By New Times
By Robrt L. Pela
By Lauren Saria and Heather Hoch
By Deborah Sussman
By Robrt L. Pela and Amy Silverman
By Kathleen Vanesian
By Eric Schaefer
By Heather Hoch
Naturally, all dishes are accompanied by kim chee--the hot, spicy, garlic-packed pickled cabbage that's Korea's national condiment--as well as several other pickled, garlic-packed veggies like bean sprouts, radish, seaweed, turnip and squash. If your group is traveling in one car, you'll need to eat some in self-defense.
Whether you're a homesick native pining for dishes from the Old Country, or just a hungry local looking for ethnic-restaurant adventure, you can count on Korean Restaurant's Seoul food to send you home with garlic on your breath, sweat on your brow and a smile on your face.
Best Hong Kong Dining, 1116 South Dobson, Mesa, 655-8262. Hours: Lunch and Dinner, Monday through Friday, 9 a.m. to 9 p.m.; Saturday, 10 a.m. to 9 p.m.; Sunday, 10 a.m. to 8:30 p.m.
1414 N. Scottsdale Road
Scottsdale, AZ 85257
Region: South Scottsdale
Today's multiple-choice question: You find yourself in a shopping strip that houses a well-stocked Asian grocery, a Vietnamese restaurant, a Vietnamese bakery and a Chinese restaurant in which whole glazed pigs and ducks are hung for your inspection. You are in a) New York b) San Francisco c) Los Angeles d) Mesa.
Just a few years ago, the only people guessing "d" were either the offspring of first cousins or Timothy Leary's happy-hour guests. How times have changed. These days, you can answer "Mesa" in perfect confidence.
Best Hong Kong Dining opened for business last fall, operating out of a storefront that used to be a Thai restaurant. Management has kept the Thai ornaments, but added a few Chinese touches of its own. You can't miss the dangling swine and poultry. Alongside them you'll spot metal chafing trays filled with parts of these animals that your neighborhood supermarket doesn't carry. You'll also notice live seafood cavorting in a fish tank.
If you read Chinese, you'll know immediately what Best Hong Kong Dining is about. Just inside the doorway is a large, framed Chinese ideograph that means "noodle."
The menu tells the story. Unlike most Chinese menus, the one here isn't divided into sections of "Beef," "Pork," "Chicken" and "Vegetables." The headings here read "Chow Mein and Chow Fun," "Noodle Soups," "Lo Mein," "BBQ" and "Chinese Dishes."
The food is wonderfully tasty and astonishingly cheap. If I lived in this neighborhood, it wouldn't pay to eat at home.
The "BBQ" listings are good enough to make you think you're on Mott Street in Manhattan's Chinatown, not South Dobson in Mesa. Meaty, glazed barbecued pork spare ribs are just like the ones Mom used to take out, bone-gnawingly good. If you prefer picking up your pork with chopsticks instead of your hands, you can opt for the sliced barbecued pork in perfect confidence. The meat is fresh, tender and deeply flavored. The kitchen also features a superbly seasoned "Five Spices Roast Chicken," half a bird hacked into pieces and coated with a lip-smacking sauce.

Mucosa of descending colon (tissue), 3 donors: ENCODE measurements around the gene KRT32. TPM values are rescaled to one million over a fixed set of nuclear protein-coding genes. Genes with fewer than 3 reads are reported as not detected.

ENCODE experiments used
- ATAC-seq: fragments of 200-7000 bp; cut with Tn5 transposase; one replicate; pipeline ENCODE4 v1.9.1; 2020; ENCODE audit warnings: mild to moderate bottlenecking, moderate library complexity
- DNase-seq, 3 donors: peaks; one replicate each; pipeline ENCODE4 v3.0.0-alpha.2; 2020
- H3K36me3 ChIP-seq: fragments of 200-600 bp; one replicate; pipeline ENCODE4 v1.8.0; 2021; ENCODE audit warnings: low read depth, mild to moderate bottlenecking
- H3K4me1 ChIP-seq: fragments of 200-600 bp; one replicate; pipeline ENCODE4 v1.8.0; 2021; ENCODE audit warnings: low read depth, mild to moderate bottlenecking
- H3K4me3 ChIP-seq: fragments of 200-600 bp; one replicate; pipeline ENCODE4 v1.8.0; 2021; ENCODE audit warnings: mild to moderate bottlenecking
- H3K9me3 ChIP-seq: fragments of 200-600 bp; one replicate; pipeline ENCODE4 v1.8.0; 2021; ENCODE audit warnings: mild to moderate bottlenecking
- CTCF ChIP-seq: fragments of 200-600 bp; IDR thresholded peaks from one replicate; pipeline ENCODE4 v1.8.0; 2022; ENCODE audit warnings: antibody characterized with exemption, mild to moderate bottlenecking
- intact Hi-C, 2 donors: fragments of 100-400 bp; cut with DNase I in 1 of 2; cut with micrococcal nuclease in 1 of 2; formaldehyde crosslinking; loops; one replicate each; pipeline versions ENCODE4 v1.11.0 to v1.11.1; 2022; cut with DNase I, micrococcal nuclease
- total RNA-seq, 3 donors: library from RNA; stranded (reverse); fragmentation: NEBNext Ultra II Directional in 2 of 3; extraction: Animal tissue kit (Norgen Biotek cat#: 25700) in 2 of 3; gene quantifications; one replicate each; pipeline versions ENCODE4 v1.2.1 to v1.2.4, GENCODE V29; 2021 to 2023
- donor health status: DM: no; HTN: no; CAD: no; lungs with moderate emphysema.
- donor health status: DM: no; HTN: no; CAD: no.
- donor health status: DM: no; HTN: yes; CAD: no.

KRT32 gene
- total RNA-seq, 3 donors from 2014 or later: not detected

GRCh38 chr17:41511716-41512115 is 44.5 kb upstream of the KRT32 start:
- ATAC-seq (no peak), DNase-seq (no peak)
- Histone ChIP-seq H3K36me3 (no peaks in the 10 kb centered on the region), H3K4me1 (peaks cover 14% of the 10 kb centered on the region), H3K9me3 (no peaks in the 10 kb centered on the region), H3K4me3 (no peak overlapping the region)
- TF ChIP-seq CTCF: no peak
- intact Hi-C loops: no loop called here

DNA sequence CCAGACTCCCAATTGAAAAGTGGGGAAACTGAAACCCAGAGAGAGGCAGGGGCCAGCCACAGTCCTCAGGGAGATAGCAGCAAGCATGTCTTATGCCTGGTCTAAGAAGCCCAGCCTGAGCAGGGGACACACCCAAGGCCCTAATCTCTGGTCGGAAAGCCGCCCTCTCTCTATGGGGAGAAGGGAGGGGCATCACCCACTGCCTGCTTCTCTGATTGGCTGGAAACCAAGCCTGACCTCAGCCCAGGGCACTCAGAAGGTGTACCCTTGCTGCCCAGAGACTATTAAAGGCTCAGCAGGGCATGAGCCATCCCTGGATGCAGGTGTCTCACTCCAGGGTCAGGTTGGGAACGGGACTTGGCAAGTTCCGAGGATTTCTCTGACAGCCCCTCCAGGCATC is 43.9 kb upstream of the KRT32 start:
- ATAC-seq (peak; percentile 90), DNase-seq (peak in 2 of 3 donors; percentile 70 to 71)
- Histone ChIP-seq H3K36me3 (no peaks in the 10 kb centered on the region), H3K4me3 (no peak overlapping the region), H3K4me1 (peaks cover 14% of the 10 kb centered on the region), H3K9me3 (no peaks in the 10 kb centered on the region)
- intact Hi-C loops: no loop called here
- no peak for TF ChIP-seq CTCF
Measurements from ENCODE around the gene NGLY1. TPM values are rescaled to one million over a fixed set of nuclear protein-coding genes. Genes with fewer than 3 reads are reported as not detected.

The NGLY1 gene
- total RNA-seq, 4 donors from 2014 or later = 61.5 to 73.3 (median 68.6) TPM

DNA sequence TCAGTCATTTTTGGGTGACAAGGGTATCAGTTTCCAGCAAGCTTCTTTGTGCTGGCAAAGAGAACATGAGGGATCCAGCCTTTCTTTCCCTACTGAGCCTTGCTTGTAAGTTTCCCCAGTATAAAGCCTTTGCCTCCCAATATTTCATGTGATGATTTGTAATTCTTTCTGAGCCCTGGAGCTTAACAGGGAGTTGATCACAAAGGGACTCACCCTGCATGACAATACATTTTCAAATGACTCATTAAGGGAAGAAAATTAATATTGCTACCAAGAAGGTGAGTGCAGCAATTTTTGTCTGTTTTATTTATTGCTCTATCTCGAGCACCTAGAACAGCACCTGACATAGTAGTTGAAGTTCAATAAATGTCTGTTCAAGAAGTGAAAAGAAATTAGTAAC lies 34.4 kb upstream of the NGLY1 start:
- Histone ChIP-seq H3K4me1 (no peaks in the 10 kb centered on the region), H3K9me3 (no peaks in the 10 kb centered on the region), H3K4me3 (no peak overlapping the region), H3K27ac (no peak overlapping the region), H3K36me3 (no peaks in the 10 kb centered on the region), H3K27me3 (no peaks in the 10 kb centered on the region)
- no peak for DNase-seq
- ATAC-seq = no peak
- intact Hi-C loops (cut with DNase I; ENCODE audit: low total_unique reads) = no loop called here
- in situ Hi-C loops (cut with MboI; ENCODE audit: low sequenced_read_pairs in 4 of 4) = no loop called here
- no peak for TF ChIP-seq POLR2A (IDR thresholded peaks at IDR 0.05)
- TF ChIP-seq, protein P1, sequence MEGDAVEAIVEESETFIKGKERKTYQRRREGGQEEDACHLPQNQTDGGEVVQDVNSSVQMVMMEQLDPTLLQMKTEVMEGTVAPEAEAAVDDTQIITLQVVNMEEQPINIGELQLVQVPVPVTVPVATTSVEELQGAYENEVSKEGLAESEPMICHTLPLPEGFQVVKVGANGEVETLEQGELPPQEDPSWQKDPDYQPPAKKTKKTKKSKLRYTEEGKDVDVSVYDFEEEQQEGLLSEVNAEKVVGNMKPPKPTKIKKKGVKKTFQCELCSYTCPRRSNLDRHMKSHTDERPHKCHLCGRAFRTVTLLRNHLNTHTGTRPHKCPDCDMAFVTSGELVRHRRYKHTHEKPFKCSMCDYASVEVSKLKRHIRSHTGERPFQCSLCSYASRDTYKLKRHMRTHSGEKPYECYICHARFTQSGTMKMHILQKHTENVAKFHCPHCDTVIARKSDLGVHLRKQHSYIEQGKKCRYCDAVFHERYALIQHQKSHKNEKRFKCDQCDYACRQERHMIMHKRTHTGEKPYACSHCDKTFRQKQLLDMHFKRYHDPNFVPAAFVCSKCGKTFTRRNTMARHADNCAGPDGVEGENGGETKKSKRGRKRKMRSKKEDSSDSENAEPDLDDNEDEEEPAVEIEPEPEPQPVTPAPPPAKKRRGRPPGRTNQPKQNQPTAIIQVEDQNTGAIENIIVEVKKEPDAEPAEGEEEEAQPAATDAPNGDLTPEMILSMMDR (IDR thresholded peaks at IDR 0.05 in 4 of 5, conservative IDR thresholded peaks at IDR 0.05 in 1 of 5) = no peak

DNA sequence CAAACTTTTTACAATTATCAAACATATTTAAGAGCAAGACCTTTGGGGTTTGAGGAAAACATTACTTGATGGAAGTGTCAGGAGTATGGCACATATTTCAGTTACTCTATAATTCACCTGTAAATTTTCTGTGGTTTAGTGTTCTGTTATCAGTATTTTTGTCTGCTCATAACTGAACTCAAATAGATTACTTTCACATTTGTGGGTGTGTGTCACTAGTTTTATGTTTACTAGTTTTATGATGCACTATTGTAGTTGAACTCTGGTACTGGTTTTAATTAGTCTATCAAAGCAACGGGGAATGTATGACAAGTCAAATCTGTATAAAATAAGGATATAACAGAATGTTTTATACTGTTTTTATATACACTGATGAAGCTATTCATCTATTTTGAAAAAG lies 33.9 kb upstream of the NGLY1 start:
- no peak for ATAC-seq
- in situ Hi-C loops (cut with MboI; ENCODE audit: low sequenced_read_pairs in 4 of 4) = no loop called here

Best Hong Kong Dining's noodles could become an East Valley tourist attraction. Chow fun--wide, starchy rice noodles--is terrific, especially the beef version draped with a pungent black bean sauce. Roast duck lo mein features an enormous pile of thin noodles, heaps of meaty duck and change back from a five. Don't overlook chow mein--it's not what you get at "one from column A, one from column B" places. Fashioned from crispy noodles, the Hong Kong-style chicken chow mein is not a Westernized platter.
The non-noodle dishes are also skillfully crafted. Beef with bitter melon over rice is an eye-opening delight. The combination of flavors has real ethnic flair. Scallops with black bean sauce are also exceptional, a mound of juicy scallops teamed with pepper and onion in an irresistible sauce. Even though it's the most expensive dish on the menu, it's still a bargain at $7.95. And if you order the Chinese broccoli, you get the real Asian-vegetable deal, not the American model. Moistened with a fragrant oyster sauce, this greenery has enough nutrients to last two people a week. At $3.50, it's cheaper than vitamin supplements, and a whole lot tastier.
Oddly enough, the only disappointing dish we encountered was recommended by our waiter. He suggested kung pao shrimp, a dull, undistinguished platter that lacked the hard-hitting flavors we found everywhere else. Maybe he thought it was all our occidental-looking group could handle. (In fact, I was dining with Westerners who'd spent a decade in Hong Kong.) It's common, though, for home-country waiters in ethnic restaurants to steer non-natives away from the more interesting fare. Unless you're a frightened novice, stick with your instincts.
Two more notes: It's hardly soup season, but the kitchen puts together wonderful noodle soups, meals in a bowl like the seafood noodle broth. And cognoscenti can find congee, a glutinous porridge whose charms are an acquired taste I haven't fully acquired.
I've never thought Mesa much of an ethnic-dining destination. But it looks like Best Hong Kong Dining is about to rearrange my navigational charts.
Dolsot bibim bap
Best Hong Kong Dining:
Beef with bitter melon
Five spices roast chicken
Beef chow fun
Roast duck lo mein